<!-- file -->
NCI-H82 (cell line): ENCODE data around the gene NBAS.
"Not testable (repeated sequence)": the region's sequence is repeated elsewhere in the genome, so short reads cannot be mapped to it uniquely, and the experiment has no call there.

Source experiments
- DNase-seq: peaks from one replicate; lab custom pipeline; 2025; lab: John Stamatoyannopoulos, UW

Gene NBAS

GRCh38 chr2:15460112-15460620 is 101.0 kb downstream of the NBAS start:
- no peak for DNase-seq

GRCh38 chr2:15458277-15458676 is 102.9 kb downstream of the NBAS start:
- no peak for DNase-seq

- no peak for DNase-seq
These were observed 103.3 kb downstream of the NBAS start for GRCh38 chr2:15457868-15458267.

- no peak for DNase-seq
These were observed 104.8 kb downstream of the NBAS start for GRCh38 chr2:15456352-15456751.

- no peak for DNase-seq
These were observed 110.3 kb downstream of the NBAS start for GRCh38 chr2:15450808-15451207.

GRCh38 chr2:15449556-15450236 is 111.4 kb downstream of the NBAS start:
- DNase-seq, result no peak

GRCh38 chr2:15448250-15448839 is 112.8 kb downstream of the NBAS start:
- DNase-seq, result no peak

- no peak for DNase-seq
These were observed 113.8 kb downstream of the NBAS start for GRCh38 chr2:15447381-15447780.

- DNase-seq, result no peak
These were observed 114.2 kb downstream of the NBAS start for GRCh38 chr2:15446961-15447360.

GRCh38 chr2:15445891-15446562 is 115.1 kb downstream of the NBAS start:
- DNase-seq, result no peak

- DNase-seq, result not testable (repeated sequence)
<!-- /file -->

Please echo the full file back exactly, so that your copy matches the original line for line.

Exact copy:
NCI-H82 (cell line): ENCODE data around the gene NBAS.
"Not testable (repeated sequence)": the region's sequence is repeated elsewhere in the genome, so short reads cannot be mapped to it uniquely, and the experiment has no call there.

Source experiments
- DNase-seq: peaks from one replicate; lab custom pipeline; 2025; lab: John Stamatoyannopoulos, UW

Gene NBAS

GRCh38 chr2:15460112-15460620 is 101.0 kb downstream of the NBAS start:
- no peak for DNase-seq

GRCh38 chr2:15458277-15458676 is 102.9 kb downstream of the NBAS start:
- no peak for DNase-seq

- no peak for DNase-seq
These were observed 103.3 kb downstream of the NBAS start for GRCh38 chr2:15457868-15458267.

- no peak for DNase-seq
These were observed 104.8 kb downstream of the NBAS start for GRCh38 chr2:15456352-15456751.

- no peak for DNase-seq
These were observed 110.3 kb downstream of the NBAS start for GRCh38 chr2:15450808-15451207.

GRCh38 chr2:15449556-15450236 is 111.4 kb downstream of the NBAS start:
- DNase-seq, result no peak

GRCh38 chr2:15448250-15448839 is 112.8 kb downstream of the NBAS start:
- DNase-seq, result no peak

- no peak for DNase-seq
These were observed 113.8 kb downstream of the NBAS start for GRCh38 chr2:15447381-15447780.

- DNase-seq, result no peak
These were observed 114.2 kb downstream of the NBAS start for GRCh38 chr2:15446961-15447360.

GRCh38 chr2:15445891-15446562 is 115.1 kb downstream of the NBAS start:
- DNase-seq, result no peak

- DNase-seq, result not testable (repeated sequence)